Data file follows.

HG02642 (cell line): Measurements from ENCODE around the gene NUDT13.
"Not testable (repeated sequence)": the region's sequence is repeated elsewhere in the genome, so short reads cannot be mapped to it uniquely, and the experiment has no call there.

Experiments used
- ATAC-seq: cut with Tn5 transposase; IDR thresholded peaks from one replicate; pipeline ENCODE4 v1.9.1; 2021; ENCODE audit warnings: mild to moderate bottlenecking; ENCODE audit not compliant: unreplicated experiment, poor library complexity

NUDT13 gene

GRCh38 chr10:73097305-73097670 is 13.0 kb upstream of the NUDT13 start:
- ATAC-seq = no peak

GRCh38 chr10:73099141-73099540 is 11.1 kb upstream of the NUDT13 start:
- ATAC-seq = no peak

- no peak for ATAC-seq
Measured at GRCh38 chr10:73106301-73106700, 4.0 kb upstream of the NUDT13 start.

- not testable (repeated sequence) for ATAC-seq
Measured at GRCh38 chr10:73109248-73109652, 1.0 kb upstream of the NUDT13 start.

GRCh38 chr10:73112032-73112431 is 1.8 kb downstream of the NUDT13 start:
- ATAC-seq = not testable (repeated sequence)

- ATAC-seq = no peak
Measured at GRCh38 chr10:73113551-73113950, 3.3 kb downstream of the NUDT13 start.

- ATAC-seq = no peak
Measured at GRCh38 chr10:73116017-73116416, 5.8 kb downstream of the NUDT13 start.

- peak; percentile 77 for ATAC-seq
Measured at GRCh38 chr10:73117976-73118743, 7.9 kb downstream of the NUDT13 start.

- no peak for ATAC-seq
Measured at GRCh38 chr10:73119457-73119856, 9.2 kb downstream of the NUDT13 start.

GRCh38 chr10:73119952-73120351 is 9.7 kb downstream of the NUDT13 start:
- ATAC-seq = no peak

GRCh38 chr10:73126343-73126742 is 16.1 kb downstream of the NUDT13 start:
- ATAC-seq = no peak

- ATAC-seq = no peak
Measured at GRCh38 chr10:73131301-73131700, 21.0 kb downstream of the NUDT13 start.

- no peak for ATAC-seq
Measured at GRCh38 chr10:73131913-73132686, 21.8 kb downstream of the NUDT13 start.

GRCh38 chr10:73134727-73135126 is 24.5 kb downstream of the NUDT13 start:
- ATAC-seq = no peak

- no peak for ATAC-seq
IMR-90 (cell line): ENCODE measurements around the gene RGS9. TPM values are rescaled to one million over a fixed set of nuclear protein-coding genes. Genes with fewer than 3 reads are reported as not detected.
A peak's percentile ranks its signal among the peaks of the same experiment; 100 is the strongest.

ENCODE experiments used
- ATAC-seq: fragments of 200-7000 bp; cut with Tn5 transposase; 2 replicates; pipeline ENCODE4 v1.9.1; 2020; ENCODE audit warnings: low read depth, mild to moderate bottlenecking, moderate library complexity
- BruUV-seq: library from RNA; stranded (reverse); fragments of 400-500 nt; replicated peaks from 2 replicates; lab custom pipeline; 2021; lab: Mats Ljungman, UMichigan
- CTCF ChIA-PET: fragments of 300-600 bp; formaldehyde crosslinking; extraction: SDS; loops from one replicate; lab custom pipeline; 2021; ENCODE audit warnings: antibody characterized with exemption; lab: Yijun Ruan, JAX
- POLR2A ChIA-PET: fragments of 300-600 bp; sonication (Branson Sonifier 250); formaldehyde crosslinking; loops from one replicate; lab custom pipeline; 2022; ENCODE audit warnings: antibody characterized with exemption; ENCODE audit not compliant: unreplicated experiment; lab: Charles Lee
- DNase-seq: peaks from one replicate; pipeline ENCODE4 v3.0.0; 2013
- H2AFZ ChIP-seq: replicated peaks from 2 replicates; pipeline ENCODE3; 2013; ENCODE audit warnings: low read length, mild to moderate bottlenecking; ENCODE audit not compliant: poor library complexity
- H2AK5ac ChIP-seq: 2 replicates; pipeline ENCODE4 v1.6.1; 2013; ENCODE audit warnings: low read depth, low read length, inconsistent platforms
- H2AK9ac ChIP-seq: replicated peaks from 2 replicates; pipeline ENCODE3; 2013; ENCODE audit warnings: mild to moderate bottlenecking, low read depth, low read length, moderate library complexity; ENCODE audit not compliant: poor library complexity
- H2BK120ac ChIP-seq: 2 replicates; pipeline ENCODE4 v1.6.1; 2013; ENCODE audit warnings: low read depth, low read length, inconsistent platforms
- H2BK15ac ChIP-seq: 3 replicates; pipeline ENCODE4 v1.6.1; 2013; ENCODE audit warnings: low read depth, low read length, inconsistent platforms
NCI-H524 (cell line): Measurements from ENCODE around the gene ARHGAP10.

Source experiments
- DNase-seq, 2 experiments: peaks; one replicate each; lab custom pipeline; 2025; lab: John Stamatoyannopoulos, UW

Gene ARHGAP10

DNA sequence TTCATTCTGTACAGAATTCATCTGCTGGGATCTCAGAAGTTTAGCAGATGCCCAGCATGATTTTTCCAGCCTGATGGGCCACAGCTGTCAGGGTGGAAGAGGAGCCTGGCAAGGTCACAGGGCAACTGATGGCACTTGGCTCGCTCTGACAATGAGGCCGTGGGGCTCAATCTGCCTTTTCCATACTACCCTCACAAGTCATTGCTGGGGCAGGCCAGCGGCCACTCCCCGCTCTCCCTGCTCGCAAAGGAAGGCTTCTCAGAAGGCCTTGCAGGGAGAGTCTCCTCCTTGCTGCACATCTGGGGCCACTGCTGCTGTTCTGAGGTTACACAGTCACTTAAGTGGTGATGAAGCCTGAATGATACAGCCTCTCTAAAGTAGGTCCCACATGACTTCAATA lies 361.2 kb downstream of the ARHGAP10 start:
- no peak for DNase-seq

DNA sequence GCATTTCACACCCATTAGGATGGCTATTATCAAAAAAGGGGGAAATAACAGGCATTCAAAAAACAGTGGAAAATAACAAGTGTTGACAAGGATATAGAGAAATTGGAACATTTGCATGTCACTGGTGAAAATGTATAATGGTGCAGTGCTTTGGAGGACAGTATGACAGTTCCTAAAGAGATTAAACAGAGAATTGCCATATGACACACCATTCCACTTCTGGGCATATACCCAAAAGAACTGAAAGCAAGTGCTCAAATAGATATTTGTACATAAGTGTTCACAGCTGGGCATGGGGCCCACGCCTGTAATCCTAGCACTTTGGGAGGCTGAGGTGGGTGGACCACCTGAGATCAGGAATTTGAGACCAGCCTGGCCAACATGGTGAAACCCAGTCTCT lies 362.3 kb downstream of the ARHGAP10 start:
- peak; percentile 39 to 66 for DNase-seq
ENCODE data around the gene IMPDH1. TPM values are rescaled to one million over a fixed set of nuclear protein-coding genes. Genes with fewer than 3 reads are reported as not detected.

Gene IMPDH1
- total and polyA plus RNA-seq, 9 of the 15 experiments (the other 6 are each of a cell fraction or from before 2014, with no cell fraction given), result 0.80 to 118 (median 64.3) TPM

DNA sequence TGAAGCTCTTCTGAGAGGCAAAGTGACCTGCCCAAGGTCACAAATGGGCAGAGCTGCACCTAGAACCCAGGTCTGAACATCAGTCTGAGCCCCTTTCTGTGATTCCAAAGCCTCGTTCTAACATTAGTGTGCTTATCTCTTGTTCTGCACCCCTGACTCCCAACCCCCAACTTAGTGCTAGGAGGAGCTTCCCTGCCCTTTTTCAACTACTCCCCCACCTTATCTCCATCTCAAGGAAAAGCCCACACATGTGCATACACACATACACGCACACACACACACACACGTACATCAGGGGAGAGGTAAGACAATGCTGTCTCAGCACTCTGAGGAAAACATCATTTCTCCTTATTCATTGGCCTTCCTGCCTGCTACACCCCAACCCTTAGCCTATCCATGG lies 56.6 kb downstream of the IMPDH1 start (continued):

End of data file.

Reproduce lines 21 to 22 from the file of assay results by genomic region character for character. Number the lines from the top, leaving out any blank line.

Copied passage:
Measured at GRCh38 chr10:73117976-73118743, 7.9 kb downstream of the NUDT13 start.

- no peak for ATAC-seq